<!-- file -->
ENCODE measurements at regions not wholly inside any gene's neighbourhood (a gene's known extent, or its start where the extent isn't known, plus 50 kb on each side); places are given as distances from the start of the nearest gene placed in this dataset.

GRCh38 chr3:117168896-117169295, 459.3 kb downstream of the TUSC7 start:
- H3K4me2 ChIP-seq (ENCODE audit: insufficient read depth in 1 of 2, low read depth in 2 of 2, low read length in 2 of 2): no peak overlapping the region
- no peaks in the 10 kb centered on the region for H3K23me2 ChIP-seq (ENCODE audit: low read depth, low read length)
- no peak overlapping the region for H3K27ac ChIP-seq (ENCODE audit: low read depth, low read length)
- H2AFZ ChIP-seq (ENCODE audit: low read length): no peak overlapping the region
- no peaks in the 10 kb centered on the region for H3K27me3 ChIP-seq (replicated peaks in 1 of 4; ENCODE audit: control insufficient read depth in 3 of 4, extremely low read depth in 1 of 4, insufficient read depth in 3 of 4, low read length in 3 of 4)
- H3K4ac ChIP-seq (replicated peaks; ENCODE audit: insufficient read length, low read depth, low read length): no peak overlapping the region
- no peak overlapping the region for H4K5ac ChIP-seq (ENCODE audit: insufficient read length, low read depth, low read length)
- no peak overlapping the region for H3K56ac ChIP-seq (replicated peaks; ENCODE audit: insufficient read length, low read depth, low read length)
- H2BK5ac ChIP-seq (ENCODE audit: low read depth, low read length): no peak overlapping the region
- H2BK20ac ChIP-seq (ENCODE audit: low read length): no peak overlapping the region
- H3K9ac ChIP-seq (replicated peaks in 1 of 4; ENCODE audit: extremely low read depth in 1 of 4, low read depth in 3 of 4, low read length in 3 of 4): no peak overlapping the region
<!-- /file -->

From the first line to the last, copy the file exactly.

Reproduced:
ENCODE measurements at regions not wholly inside any gene's neighbourhood (a gene's known extent, or its start where the extent isn't known, plus 50 kb on each side); places are given as distances from the start of the nearest gene placed in this dataset.

GRCh38 chr3:117168896-117169295, 459.3 kb downstream of the TUSC7 start:
- H3K4me2 ChIP-seq (ENCODE audit: insufficient read depth in 1 of 2, low read depth in 2 of 2, low read length in 2 of 2): no peak overlapping the region
- no peaks in the 10 kb centered on the region for H3K23me2 ChIP-seq (ENCODE audit: low read depth, low read length)
- no peak overlapping the region for H3K27ac ChIP-seq (ENCODE audit: low read depth, low read length)
- H2AFZ ChIP-seq (ENCODE audit: low read length): no peak overlapping the region
- no peaks in the 10 kb centered on the region for H3K27me3 ChIP-seq (replicated peaks in 1 of 4; ENCODE audit: control insufficient read depth in 3 of 4, extremely low read depth in 1 of 4, insufficient read depth in 3 of 4, low read length in 3 of 4)
- H3K4ac ChIP-seq (replicated peaks; ENCODE audit: insufficient read length, low read depth, low read length): no peak overlapping the region
- no peak overlapping the region for H4K5ac ChIP-seq (ENCODE audit: insufficient read length, low read depth, low read length)
- no peak overlapping the region for H3K56ac ChIP-seq (replicated peaks; ENCODE audit: insufficient read length, low read depth, low read length)
- H2BK5ac ChIP-seq (ENCODE audit: low read depth, low read length): no peak overlapping the region
- H2BK20ac ChIP-seq (ENCODE audit: low read length): no peak overlapping the region
- H3K9ac ChIP-seq (replicated peaks in 1 of 4; ENCODE audit: extremely low read depth in 1 of 4, low read depth in 3 of 4, low read length in 3 of 4): no peak overlapping the region